It was dark when I crossed into New Hampshire. What should’ve been a short distance to my friend Kierstin’s house had turned into a succession of traffic jams. Somehow, I missed the sign that read: Welcome to New England, Land of Endless Roadwork.
I was sick of driving. Getting out of New York City had proven to be a nightmare. The only thing that pushed me forward was the promise of a shower, a comfy bed, home-cooked food, and the companionship of an old friend. I was twenty minutes from my destination when Elizabeth Gilbert decided to share what turned out to be one of my favorite takeaways from her book. It was a lesson that had come to her years earlier on the rooftop of her ashram in India:
The day is ending. It’s time for something that was beautiful to turn into something else that is beautiful. Now, let go.
Your wish for resolution was a prayer. Your being here is God’s response. Let go and watch the stars come out…
With all your heart ask for grace and let go.
With all your heart, forgive him, forgive yourself, and let him go.
Let your intention be freedom from useless suffering. Then let go.
Watch the heat of day pass into the cold of night. Let go…
When the past has passed from you at last, let go. Then climb down and begin the rest of your life…
She dubbed them “Instructions for Freedom.” I played the instructions over again, peering at the stars ahead of me, stars that Liz had once watched from the roof of that ashram. “It’s time for something that was beautiful to turn into something else that is beautiful.” Memories of my ex flooded my mind: the time we fell asleep Skyping each other, the afternoon we played frisbee and wrestled in the front yard, the days he’d come over and pass out in my bed with all his clothes still on. I played the instructions again, but this time, what I heard were questions: “Will you watch the heat of day pass into the cold of night? Will you forgive him? Will you let this go?” It occurred to me that the reminiscing, this reactivation of old memories, was a choice. And then I heard my own voice:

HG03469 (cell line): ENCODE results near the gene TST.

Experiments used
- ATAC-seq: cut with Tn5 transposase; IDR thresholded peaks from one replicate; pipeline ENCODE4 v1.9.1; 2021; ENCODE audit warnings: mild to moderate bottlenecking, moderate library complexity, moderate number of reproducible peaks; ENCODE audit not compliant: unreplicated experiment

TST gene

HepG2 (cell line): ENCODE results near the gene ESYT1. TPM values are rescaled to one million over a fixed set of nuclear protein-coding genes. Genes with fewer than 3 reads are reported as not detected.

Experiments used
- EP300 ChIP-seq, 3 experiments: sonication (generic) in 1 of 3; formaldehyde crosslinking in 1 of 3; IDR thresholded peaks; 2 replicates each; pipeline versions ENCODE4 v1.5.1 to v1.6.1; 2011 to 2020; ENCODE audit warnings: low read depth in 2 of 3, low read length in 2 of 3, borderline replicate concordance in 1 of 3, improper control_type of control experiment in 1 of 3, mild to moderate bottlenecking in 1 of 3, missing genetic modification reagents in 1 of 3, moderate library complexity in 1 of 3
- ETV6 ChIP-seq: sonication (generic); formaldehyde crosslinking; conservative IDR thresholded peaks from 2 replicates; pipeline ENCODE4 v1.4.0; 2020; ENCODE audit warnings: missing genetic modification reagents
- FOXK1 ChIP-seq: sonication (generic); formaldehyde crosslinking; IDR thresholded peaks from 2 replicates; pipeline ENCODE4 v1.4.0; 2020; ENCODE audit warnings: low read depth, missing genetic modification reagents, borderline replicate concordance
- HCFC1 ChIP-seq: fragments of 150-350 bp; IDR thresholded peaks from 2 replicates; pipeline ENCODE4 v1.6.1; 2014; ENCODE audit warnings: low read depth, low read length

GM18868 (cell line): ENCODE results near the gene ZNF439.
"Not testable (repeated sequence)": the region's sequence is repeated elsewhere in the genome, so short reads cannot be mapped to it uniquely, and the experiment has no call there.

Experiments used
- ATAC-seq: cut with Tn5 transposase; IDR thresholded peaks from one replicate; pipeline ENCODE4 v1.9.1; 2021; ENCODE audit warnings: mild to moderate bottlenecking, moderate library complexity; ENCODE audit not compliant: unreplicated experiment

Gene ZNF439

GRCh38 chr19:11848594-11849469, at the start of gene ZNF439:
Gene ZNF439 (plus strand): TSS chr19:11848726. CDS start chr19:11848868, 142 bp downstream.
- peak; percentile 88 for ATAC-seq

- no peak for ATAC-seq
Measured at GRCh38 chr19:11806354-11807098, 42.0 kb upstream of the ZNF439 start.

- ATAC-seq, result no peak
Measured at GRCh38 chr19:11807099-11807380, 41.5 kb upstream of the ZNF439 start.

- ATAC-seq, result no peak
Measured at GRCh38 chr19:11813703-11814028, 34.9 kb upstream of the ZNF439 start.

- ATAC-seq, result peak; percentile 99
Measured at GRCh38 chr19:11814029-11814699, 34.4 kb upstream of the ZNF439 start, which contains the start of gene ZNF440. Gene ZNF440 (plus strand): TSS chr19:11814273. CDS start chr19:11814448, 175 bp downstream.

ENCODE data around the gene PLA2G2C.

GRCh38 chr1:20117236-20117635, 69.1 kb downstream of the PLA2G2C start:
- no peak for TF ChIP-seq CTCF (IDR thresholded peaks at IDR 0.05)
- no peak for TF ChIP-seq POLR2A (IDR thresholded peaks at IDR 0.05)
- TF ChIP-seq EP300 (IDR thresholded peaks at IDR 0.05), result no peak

Corey. It’s time. Let go.
As soon as I arrived at Kier’s place, I crashed. My reserves had finally run dry. All I wanted to do was rest. It helped that Kier is a nurturer at heart. She cooked while I lounged, accompanied, talked, listened, laughed, showered and slept. Thank god for friends who spoil us when we need it most.
After a second night of unadulterated laziness, Kier and I decided to take a day trip to Salem, Massachusetts. It was Halloween week—how could we resist?
Over the span of our day trip, we bumped into witches, sauntered through the Old Burying Point Cemetery (the second oldest cemetery in the country), went to a live exhibit about the witch trials, and walked through Hawthorne’s house of seven gables. Our adventure in Salem was coming to a close when we happened upon a fortune-teller’s shop. Kier looked at me. I looked at Kier. We had to do it. Under my breath, I sent a whisper into the universe:
“Hey. You know I’m a skeptical guy. But if you’d like to say something through this swindling clairvoyant, I just want you to know that I’m listening.”
The soothsayer was a beautiful Indian woman. I sat down on a big red couch, she stared at me for about twenty seconds, and then she spoke.
“2015 was a very hard year for you.” Part of me said, 2015 was a very hard year for many people. Another part said, Thank you. It was very hard.
“I see a backpack,” she said. “You are going to do a lot of traveling.” I had decided to do a lot of traveling. A lot of people travel, said a part of me. Yes, but traveling and backpacking are two very different things, said another part.
“Here’s what I see in your future: 2016 is going to be a year of healing.”